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A monoclonal antibody shows promise for weight loss in obese people with diabetes

Published: Mar. 2, 2022 at 10:18 PM CST
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An obese pedestrian walks on a street.
An obese pedestrian walks on a street.(Source: WVUE)

NEW ORLEANS (WVUE) - Because of COVID-19, we have heard a lot about monoclonal antibodies. And an antibody treatment that is unrelated to the coronavirus is showing promise in obese people with diabetes.

Dr. Steven B. Heymsfield is a professor and Director of the Body Composition Lab at Pennington Biomedical Research Center in Louisiana. He explained what monoclonal antibodies are.

“This is a synthesized protein a monoclonal antibody and it’s created in a laboratory,” said Heymsfield.

Pennington was one of nine research centers involved in a study of the experimental monoclonal antibody Bimagrumab. The drug is administered intravenously.

W.C. Franklin, 76, of Florida, was part of the clinical trial at AdventHealth in Florida.

“They weighed you, they measure you, they took your blood pressure, they drew blood,” said Franklin. “You had to lay in their hospital bed for probably about an hour and a half and be infused with a drug.”

The drug was developed to address muscle loss.

“The company that made the monoclonal antibody used the antibody to target a receptor in the body that activates muscle mass; that was the original concept,” Heymsfield stated.

He said the infusion did help with muscle mass.

“In the early studies of this monoclonal antibody they found in older people when they gave them the monoclonal antibody that muscle mass increased in these people just like they had hoped,” said Heymsfield.

Heymsfield says people who are not elderly can also lose muscle mass. “Muscle loss occurs when you go on a diet not only do you lose body fat, but you lose muscle mass,” he said.

And now scientists say the drug helps obese people with diabetes shed pounds.

“And so, when you give this monoclonal antibody, it increases muscle mass, and what they discovered along the way it also decreases fat mass,” said Heymsfield.

He was asked if the discovery was made by coincidence.

“Yes, Yes, it’s called serendipity,” Heymsfield stated.

Pennington says participants who got infusions of the drug lost 21 percent of total body fat.

Franklin says he lost pounds while participating in the clinical trial.

“I lost 12 pounds during the study, and I haven’t gained it back,” he said.

Obesity is a serious problem. According to the CDC, the U.S. has an adult obesity rate of 42.4%.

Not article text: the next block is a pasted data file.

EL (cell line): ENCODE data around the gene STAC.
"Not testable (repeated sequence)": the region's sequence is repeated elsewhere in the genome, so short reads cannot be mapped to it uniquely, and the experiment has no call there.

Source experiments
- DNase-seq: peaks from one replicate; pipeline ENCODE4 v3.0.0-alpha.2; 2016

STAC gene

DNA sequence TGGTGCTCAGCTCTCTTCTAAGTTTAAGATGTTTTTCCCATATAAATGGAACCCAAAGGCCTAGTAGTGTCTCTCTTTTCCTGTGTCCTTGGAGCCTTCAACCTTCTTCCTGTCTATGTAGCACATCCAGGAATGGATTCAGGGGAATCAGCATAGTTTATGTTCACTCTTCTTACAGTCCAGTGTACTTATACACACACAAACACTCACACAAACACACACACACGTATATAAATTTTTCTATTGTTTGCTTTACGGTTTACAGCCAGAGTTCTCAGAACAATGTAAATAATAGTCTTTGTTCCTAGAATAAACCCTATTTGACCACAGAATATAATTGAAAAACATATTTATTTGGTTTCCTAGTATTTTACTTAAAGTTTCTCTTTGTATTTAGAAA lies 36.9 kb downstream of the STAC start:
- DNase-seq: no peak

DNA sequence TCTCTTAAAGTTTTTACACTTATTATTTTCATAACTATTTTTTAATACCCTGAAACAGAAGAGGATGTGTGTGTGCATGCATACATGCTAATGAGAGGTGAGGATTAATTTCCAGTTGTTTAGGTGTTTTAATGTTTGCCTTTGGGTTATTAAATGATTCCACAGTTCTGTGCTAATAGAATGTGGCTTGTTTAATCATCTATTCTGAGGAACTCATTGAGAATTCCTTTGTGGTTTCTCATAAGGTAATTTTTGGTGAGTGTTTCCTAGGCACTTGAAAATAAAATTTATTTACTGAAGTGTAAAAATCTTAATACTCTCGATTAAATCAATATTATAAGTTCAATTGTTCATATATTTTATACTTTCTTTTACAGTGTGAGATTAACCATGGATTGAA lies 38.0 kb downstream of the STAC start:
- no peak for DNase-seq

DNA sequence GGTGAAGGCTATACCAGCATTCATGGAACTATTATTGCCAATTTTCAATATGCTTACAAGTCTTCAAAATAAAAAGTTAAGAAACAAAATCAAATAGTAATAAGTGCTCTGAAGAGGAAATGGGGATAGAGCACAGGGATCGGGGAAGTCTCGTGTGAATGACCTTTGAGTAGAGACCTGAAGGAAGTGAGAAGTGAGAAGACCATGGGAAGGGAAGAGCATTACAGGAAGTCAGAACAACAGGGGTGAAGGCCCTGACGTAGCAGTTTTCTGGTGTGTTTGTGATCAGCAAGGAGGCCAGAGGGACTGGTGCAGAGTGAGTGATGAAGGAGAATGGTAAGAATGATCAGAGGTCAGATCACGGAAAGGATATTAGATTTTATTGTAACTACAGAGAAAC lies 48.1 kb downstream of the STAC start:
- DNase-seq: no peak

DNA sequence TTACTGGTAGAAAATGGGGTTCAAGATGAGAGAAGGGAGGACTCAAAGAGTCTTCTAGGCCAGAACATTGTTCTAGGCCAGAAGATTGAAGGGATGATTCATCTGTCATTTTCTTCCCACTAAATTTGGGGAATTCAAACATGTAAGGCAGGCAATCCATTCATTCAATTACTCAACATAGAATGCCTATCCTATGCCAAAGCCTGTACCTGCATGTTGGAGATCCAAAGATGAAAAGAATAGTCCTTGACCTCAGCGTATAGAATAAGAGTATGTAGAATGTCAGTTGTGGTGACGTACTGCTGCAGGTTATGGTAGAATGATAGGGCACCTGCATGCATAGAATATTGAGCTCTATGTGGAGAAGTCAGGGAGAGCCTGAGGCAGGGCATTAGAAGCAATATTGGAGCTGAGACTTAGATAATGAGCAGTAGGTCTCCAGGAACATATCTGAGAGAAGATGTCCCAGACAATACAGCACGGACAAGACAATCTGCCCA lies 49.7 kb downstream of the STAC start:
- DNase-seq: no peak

“The finding that the drug can cause fat loss and an increase in muscle is really unprecedented other than testosterone, I’m sure you know what that is, the male hormone. That does it but testosterone is not very safe to use to build muscle,” said Heymsfield.

The results of the 48-week clinical trial were published in the journal Jama Network Open.

The study looked at the drug’s effect on obese and overweight people who have Type 2 diabetes. Participants went in once a month for the antibody infusion.

“As a scientist, I’m very stimulated by this drug that was developed for muscle loss, turns out to be one of the most powerful drugs for producing fat loss,” said Heymsfield.

Dr. Gabriel Uwaifo is an internist and endocrinologist at Ochsner Health.

“Obesity is the primary driver of diabetes onset,” said Uwaifo.

And he agrees obesity is widespread.

“We call it the obesity epidemic because that is what it is,” Uwaifo.

He said having too much body fat can put people at risk of developing diabetes.

“Yes, yes. When we say obesity, in lay terms, people think of the number on the scale. But what we’re actually talking about is excess adiposity or excess fat tissue,” Uwaifo stated.

Franklin says he has lost more than the initial 12 pounds. He said he is also eating differently.

“I’ve lost 26 pounds by now. I feel better, my hips don’t hurt, my knees don’t hurt,” said Franklin.

Uwaifo says the results of the study are attention-grabbing.

“Medication like this that selectively targets fat mass and actually helps people gain some muscle, that is unique,” he said.

Heymsfield if the study uncovered drawbacks to the drug.

“We found the drug was very safe and very well tolerated, some people had muscle aches, so a little bit of that as you might expect since it’s acting on muscle,” he said.

Muscle burns more calories than body fat.

“Muscle is metabolically quite active,” said Uwaifo.

And Pennington’s researchers say preventing muscle loss is an important goal of obesity treatments.

Heymsfield said a third phase of the study is planned.

“I’m very optimistic, we have to see eventually how safe it is in large numbers of people,” he said.

Uwaifo believes more study of the drug is needed, in terms of its use for obese and overweight people with diabetes.

“As exciting as the findings are, these, this is a Phase 2 study, so what it essentially tells us is okay there’s most likely a signal here. We need to better understand what it is,” he said.

“The drug has already been used in thousands of people because of its earlier work on muscle loss like muscular dystrophy,” said Heymsfield.

Franklin said it would be great to have the drug ultimately approved by the FDA. “Oh, that would be wonderful. That would be the answer to everybody’s, hopefully, their weight problems because most of the people who have Type 2 diabetes are overweight,” he said.

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